What a Tease! Inside Out Trailer is as Dazzling as it is Devoid of Plot, per the norm for Pixar.
Though they didn’t invent the practice, Pixar has certainly done a lot to raise the bar of what a teaser trailer should be over the last twenty years. After watching the much-anticipated teaser trailer for Pixar’s fifteenth full length feature film, Inside Out, it got me thinking about the ways Pixar has messed with our minds over the decades and how (literally) they are doing it again.
The trailer opens with a montage of clips from every Pixar film except, eh hem, Cars 2, set to a title sequence that says “There are emotions we have all shared,” “Joy,” “Fear,” “Anger,” “Disgust,” and “Sadness,” followed by, “Ever wonder where all those emotions really live?” What’s so clever and strange about this premise to me is that I don’t believe anyone has ever actually wondered that. I certainly have never wondered if there are people who are emotions living inside me, but in true classic cartoon fashion, Pixar asks the far-out question in such a way that you think, “hmm, maybe I should have been wondering that.”
Riley is shown in the same spot we saw her during the teaser-ish clip with Pete Docter and Jonas Rivera, sitting at her kitchen table with a staircase behind her. This time, though, we see her parents sitting on either side of her. AND, we get an introduction to the “voices in her head” as we zoom all the way into her mind. There, we seem to see something of the command center, with orbs rolling around like bowling balls in layers on the walls and shooting up through clear tubes ala Willy Wonka. They are colored to match the emotions and the only bit of plot related nod is that the Joy colored balls outnumber the rest, which goes along with the press release from earlier this year that Joy works hard to remain Riley’s most prominent emotion.
Pixar teasers are generally elusively tantalizing in their snippets of these worlds we all want so desperately to be a part of. Pete Docter had one of the most mysterious, with the teaser for UP in 2008 when we just get to see a million balloons slowly float past the screen, up, up, up. Then, we see…a house? And finally, an old man??? What is going on? Then, Mr. Fredricksen says, “Afternoon.” and you realize you have just witnessed one of the strangest, yet compelling trailers with almost zero plot or character development.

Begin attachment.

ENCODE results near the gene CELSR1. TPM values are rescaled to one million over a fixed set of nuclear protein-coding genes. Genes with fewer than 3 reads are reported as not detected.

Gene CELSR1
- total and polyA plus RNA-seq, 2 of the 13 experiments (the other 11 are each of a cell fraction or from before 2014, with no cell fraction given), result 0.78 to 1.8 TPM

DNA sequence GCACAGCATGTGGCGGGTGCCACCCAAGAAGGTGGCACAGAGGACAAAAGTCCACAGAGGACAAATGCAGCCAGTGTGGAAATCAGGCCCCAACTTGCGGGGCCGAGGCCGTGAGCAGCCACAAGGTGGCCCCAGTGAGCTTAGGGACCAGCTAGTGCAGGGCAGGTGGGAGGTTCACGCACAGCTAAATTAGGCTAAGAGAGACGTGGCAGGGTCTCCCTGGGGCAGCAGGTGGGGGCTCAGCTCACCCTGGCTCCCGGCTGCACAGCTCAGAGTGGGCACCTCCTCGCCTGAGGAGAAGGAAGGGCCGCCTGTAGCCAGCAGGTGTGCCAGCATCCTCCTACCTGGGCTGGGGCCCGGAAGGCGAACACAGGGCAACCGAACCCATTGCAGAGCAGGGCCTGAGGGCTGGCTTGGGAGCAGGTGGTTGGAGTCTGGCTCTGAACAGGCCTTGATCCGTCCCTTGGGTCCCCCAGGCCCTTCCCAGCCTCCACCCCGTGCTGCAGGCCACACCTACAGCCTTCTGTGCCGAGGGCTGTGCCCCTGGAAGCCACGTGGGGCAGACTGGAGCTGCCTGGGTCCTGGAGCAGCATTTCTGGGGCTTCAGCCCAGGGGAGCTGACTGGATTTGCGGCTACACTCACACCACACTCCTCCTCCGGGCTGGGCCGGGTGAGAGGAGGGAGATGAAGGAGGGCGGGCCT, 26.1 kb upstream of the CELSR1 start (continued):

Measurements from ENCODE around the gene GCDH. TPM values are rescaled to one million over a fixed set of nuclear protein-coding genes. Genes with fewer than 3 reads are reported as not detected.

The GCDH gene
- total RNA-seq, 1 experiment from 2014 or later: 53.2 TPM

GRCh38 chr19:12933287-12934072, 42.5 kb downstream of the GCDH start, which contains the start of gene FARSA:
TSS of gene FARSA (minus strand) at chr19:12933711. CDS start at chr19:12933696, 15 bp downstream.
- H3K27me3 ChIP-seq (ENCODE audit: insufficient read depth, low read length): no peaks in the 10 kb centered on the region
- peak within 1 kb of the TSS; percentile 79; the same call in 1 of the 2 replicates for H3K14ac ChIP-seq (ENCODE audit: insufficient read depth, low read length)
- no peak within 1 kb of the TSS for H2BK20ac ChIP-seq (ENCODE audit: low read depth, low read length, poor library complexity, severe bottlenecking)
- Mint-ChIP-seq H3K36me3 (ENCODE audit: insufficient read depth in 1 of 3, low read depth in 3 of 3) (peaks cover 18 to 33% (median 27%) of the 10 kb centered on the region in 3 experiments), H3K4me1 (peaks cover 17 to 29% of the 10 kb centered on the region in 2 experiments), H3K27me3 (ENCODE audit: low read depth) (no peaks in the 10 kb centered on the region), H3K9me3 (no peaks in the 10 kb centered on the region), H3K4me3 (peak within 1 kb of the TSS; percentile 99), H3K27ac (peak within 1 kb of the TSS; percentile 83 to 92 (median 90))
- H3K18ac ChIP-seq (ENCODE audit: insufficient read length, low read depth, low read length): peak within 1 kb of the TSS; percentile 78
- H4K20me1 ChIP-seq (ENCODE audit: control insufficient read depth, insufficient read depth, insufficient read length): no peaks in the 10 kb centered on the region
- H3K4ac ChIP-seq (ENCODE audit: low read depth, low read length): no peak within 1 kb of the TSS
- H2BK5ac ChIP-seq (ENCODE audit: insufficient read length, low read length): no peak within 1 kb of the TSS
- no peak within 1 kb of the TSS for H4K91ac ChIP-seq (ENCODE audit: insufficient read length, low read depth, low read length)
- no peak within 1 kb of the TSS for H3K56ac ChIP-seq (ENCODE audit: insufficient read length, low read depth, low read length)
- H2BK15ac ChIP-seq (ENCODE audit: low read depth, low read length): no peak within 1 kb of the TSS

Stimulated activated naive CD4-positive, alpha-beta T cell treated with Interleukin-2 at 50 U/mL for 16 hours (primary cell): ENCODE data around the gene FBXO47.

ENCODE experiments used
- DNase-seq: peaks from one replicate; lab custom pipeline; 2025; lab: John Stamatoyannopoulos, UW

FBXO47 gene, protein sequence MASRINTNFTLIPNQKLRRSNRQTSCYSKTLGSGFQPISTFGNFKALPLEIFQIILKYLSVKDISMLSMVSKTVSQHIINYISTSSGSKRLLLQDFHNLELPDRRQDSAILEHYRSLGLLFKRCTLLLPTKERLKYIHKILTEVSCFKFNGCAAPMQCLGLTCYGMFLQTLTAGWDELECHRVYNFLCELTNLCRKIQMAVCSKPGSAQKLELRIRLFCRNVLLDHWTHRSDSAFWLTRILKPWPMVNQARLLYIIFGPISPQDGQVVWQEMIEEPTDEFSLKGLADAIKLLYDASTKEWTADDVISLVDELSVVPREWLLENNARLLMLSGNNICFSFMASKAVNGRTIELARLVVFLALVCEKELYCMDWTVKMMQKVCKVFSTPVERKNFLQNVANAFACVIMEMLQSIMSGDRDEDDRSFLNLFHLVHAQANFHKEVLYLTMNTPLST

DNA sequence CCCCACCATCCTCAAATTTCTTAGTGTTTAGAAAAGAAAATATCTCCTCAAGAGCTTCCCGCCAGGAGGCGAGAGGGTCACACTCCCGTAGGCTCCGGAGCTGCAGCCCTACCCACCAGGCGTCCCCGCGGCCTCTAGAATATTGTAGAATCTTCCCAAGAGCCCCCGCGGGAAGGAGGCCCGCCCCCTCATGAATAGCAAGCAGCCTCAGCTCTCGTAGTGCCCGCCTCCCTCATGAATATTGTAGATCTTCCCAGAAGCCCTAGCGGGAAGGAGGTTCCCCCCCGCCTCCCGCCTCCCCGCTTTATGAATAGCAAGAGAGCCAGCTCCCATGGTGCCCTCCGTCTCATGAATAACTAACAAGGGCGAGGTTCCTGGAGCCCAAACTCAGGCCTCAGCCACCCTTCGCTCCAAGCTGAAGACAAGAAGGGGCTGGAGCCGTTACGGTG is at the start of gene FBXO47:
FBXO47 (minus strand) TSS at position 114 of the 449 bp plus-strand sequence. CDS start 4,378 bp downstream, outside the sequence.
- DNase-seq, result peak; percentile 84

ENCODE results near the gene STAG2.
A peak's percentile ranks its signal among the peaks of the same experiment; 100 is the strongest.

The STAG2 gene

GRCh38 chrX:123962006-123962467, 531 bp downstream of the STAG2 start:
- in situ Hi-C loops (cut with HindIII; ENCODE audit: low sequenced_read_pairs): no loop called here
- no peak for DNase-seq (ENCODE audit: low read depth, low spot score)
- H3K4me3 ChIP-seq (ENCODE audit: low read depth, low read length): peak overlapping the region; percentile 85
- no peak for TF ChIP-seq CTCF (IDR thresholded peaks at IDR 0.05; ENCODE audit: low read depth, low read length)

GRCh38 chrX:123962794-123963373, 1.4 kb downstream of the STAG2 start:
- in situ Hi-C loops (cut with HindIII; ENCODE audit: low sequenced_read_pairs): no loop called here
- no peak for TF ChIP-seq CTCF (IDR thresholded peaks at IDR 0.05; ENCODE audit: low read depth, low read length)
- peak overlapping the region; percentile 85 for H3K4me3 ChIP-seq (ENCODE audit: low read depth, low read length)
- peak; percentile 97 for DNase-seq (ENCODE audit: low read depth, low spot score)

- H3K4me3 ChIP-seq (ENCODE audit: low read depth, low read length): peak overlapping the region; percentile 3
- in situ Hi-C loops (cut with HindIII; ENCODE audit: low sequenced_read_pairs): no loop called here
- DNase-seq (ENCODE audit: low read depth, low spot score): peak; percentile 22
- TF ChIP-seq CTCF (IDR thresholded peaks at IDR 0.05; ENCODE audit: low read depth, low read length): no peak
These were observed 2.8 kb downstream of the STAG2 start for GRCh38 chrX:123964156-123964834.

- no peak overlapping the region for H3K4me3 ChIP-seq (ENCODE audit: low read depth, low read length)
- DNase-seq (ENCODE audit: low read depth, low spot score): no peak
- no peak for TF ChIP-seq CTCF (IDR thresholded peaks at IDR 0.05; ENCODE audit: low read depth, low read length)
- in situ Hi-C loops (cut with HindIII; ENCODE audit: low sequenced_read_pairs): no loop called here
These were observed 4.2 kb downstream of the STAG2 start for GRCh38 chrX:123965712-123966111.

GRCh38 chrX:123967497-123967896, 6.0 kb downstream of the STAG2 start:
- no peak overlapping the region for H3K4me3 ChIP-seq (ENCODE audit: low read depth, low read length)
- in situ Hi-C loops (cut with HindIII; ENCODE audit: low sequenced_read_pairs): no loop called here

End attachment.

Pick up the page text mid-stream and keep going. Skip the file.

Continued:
Brad Bird’s Ratatouille teaser from 2006 showed a gorgeous French restaurant, menu and cheese trolley with a snooty waiter (voiced by Bird) describing with fervor the delectable sélections de fromages until a…a rat! We see Remy dart around the restaurant and it’s beautiful, exciting and…not in the film. Though we learn in the teaser that Remy loves food, it doesn’t give away that he wants to make food.
Bird’s other Pixar film, The Incredibles, had a very memorable, funny teaser that introduced us to the character, Mr. Incredible, without going into anything of note plot-wise. He is bouncing around his office, trying to put on his utility belt, after receiving a call for help, but he is too fat to get it on. Classic slapstick.
Andrew Stanton’s WALL-E trailer from 2007 is one of the best ever in my opinion, with Stanton telling a little story about a “lunch in the summer of 1994” when he, Lasseter, Docter and the late Joe Ranft discussed several film ideas, including A Bug’s Life, Monster’s Inc. and “the story of a robot named WALL-E.” Cue classic WALL-E music and some great shots of the adorable little guy puttering around the planet, making cubes and just being generally awesome. Still, we have very little idea as to what will go down in this film.
Docter and Rivera’s first film together, Monster’s Inc., had a very mysterious teaser that showed us a bit of Mike and Sulley’s dynamic as they banter back-and-forth after getting lost, (“he must have read the schedule wrong with his ONE EYE”) but definitely left the audience completely unaware of what the film would entail.
I could go on and on reviewing the teasers, but I suggest re-watching them yourselves and comparing them to what we got from Inside Out. Does this particular style of teaser suggest anything we can expect from the film? Like Monster’s University, Toy Story 3, Cars and others, we get to see a small amount of character interaction. Like WALL-E and Cars, the trailer begins by reminding us of past Pixar films and how awesome the company is. And like virtually all of their teasers, it is thought-provoking and incredibly refreshing.
This is an exciting time for viewers because after we watch the film, we will never be able to see the teaser in the same way again—we will know too much. For now, let us revel in the wonder and mystery of what a film about personified emotions will be like and hope that we can look back on the teaser as a fantastic forerunner of an amazing film.
Inside Out is set to be released in U.S. theaters June 19, 2014.